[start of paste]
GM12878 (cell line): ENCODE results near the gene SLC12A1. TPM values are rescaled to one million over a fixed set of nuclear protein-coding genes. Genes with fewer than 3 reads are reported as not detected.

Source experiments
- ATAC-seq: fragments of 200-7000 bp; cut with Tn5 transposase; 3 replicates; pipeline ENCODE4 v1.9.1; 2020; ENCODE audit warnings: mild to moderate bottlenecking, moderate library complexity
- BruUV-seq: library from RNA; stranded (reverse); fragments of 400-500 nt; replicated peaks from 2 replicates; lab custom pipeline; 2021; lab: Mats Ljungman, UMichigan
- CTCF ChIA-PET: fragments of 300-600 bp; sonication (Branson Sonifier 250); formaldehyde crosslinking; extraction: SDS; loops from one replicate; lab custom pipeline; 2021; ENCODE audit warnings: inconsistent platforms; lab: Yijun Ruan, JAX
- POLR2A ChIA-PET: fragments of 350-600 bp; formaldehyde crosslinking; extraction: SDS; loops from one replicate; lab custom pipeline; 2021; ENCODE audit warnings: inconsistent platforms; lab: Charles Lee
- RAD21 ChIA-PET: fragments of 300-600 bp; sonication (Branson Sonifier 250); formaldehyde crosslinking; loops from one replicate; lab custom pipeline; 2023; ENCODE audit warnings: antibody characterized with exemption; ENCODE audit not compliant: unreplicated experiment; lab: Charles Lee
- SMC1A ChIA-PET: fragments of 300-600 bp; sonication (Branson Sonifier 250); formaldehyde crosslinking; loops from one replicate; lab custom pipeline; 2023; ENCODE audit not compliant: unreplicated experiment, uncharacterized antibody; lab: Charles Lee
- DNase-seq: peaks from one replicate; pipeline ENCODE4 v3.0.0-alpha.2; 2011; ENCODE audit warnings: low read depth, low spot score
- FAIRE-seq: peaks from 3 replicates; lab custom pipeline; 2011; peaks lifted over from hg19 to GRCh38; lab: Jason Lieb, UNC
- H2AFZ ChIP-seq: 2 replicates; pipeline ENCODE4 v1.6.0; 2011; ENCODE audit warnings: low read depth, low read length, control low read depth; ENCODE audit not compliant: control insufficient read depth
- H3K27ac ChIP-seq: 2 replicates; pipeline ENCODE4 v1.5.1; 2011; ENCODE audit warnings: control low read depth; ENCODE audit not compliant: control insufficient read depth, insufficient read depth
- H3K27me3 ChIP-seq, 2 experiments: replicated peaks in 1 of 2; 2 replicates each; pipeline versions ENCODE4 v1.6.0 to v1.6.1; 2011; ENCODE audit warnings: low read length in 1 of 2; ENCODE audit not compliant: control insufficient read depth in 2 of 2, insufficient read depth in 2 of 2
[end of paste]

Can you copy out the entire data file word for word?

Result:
GM12878 (cell line): ENCODE results near the gene SLC12A1. TPM values are rescaled to one million over a fixed set of nuclear protein-coding genes. Genes with fewer than 3 reads are reported as not detected.

Source experiments
- ATAC-seq: fragments of 200-7000 bp; cut with Tn5 transposase; 3 replicates; pipeline ENCODE4 v1.9.1; 2020; ENCODE audit warnings: mild to moderate bottlenecking, moderate library complexity
- BruUV-seq: library from RNA; stranded (reverse); fragments of 400-500 nt; replicated peaks from 2 replicates; lab custom pipeline; 2021; lab: Mats Ljungman, UMichigan
- CTCF ChIA-PET: fragments of 300-600 bp; sonication (Branson Sonifier 250); formaldehyde crosslinking; extraction: SDS; loops from one replicate; lab custom pipeline; 2021; ENCODE audit warnings: inconsistent platforms; lab: Yijun Ruan, JAX
- POLR2A ChIA-PET: fragments of 350-600 bp; formaldehyde crosslinking; extraction: SDS; loops from one replicate; lab custom pipeline; 2021; ENCODE audit warnings: inconsistent platforms; lab: Charles Lee
- RAD21 ChIA-PET: fragments of 300-600 bp; sonication (Branson Sonifier 250); formaldehyde crosslinking; loops from one replicate; lab custom pipeline; 2023; ENCODE audit warnings: antibody characterized with exemption; ENCODE audit not compliant: unreplicated experiment; lab: Charles Lee
- SMC1A ChIA-PET: fragments of 300-600 bp; sonication (Branson Sonifier 250); formaldehyde crosslinking; loops from one replicate; lab custom pipeline; 2023; ENCODE audit not compliant: unreplicated experiment, uncharacterized antibody; lab: Charles Lee
- DNase-seq: peaks from one replicate; pipeline ENCODE4 v3.0.0-alpha.2; 2011; ENCODE audit warnings: low read depth, low spot score
- FAIRE-seq: peaks from 3 replicates; lab custom pipeline; 2011; peaks lifted over from hg19 to GRCh38; lab: Jason Lieb, UNC
- H2AFZ ChIP-seq: 2 replicates; pipeline ENCODE4 v1.6.0; 2011; ENCODE audit warnings: low read depth, low read length, control low read depth; ENCODE audit not compliant: control insufficient read depth
- H3K27ac ChIP-seq: 2 replicates; pipeline ENCODE4 v1.5.1; 2011; ENCODE audit warnings: control low read depth; ENCODE audit not compliant: control insufficient read depth, insufficient read depth
- H3K27me3 ChIP-seq, 2 experiments: replicated peaks in 1 of 2; 2 replicates each; pipeline versions ENCODE4 v1.6.0 to v1.6.1; 2011; ENCODE audit warnings: low read length in 1 of 2; ENCODE audit not compliant: control insufficient read depth in 2 of 2, insufficient read depth in 2 of 2